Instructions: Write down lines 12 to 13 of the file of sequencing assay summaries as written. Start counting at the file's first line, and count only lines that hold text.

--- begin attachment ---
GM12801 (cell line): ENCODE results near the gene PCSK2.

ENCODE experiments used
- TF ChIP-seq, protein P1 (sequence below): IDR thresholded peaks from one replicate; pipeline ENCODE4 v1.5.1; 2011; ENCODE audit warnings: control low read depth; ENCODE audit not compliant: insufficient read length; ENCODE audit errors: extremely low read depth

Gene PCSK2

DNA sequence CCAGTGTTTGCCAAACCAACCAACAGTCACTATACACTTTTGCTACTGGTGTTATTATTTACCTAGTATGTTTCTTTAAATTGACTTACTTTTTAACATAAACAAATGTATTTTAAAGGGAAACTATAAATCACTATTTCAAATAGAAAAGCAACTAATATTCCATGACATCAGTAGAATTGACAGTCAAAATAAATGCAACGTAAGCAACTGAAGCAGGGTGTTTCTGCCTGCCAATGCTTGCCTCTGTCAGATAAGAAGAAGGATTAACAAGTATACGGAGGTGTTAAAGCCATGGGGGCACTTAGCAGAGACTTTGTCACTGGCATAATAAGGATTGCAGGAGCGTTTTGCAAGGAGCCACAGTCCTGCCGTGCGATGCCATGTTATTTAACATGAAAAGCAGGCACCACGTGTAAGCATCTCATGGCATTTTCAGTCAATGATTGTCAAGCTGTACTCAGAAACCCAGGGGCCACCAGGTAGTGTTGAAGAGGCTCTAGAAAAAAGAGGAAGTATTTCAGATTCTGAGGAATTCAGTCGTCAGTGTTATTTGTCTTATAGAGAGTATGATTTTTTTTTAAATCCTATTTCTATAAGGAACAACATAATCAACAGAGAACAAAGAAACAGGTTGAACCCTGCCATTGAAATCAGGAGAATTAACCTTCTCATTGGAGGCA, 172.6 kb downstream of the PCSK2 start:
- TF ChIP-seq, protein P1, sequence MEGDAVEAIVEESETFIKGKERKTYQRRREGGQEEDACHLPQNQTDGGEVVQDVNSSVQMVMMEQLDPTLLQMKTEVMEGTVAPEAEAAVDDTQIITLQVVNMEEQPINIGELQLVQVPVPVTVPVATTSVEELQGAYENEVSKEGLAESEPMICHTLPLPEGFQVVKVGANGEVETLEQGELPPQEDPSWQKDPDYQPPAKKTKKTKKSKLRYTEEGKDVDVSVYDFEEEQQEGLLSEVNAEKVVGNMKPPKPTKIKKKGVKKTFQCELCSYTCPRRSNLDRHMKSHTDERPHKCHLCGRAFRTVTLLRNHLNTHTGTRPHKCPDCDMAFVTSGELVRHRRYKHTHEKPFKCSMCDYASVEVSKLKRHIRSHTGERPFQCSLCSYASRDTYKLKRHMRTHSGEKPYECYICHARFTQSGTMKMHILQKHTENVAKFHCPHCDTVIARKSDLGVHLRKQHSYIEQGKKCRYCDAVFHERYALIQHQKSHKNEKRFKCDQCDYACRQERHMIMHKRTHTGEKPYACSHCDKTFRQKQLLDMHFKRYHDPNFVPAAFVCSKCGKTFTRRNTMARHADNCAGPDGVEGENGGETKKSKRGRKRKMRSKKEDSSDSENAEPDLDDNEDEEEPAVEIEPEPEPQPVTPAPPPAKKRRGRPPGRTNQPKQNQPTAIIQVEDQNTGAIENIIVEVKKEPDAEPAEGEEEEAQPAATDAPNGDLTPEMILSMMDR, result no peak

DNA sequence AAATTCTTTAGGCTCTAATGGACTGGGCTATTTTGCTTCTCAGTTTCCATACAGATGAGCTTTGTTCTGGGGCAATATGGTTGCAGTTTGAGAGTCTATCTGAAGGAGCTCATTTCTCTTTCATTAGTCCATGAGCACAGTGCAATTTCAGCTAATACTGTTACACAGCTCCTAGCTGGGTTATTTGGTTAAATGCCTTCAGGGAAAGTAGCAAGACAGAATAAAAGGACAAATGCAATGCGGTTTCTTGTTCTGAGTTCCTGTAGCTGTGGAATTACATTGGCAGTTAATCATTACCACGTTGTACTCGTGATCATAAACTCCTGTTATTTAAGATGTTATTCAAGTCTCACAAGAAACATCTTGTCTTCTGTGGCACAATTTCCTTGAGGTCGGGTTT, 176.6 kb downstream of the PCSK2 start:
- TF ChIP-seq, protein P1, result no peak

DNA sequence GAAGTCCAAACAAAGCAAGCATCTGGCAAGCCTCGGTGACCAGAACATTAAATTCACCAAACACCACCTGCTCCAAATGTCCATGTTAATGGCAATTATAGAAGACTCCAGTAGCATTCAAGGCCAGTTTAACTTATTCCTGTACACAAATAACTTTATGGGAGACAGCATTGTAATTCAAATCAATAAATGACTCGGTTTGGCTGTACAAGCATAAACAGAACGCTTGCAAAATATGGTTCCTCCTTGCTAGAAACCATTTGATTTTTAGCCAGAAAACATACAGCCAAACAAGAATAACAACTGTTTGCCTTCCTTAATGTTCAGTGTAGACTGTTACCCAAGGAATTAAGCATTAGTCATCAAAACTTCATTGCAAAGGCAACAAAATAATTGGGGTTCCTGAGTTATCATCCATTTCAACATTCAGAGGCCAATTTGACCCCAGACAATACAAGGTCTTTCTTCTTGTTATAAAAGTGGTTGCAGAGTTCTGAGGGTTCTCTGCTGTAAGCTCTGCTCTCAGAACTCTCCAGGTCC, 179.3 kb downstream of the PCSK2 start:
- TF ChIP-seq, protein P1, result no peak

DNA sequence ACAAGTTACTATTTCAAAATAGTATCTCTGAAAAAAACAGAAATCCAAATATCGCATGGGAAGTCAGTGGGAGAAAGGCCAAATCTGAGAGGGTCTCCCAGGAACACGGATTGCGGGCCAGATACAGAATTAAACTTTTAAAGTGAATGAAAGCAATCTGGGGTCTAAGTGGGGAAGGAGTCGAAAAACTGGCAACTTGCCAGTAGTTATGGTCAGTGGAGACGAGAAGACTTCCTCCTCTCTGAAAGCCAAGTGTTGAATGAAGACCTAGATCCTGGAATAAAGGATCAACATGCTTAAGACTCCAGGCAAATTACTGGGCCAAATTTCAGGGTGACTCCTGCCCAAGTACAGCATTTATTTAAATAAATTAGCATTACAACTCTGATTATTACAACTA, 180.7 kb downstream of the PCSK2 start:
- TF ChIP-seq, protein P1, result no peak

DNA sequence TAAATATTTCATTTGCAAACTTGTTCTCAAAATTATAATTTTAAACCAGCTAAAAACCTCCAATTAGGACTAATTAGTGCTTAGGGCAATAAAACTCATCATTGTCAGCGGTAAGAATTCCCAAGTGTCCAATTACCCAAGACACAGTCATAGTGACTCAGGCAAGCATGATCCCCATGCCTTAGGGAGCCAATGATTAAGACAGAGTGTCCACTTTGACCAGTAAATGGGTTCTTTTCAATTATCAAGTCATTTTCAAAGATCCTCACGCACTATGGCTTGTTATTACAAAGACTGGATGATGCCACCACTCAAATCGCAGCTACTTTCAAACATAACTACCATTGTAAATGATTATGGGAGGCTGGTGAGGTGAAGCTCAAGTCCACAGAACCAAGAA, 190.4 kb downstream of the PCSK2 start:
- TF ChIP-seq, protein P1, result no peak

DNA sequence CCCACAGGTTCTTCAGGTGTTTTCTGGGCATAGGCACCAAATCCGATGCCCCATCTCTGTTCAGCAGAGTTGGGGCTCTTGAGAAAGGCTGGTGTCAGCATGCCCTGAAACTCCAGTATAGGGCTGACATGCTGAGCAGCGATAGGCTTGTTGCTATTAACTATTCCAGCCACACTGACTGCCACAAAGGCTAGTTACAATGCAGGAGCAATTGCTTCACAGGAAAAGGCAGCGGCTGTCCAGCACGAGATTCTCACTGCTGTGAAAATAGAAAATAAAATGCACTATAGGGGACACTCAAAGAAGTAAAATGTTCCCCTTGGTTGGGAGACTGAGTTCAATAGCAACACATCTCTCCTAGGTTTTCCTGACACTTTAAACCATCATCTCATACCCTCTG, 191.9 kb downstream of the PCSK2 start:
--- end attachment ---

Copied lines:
- TF ChIP-seq, protein P1, result no peak

DNA sequence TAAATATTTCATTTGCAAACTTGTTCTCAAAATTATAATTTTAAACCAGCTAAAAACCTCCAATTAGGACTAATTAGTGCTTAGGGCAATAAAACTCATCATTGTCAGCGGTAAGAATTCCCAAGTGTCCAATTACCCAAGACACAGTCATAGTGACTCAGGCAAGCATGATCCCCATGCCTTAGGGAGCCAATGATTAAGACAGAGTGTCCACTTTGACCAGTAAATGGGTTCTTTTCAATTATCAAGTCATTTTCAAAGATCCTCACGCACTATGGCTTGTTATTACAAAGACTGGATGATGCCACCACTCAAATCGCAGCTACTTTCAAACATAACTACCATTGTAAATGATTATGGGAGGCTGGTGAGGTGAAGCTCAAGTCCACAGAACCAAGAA, 190.4 kb downstream of the PCSK2 start: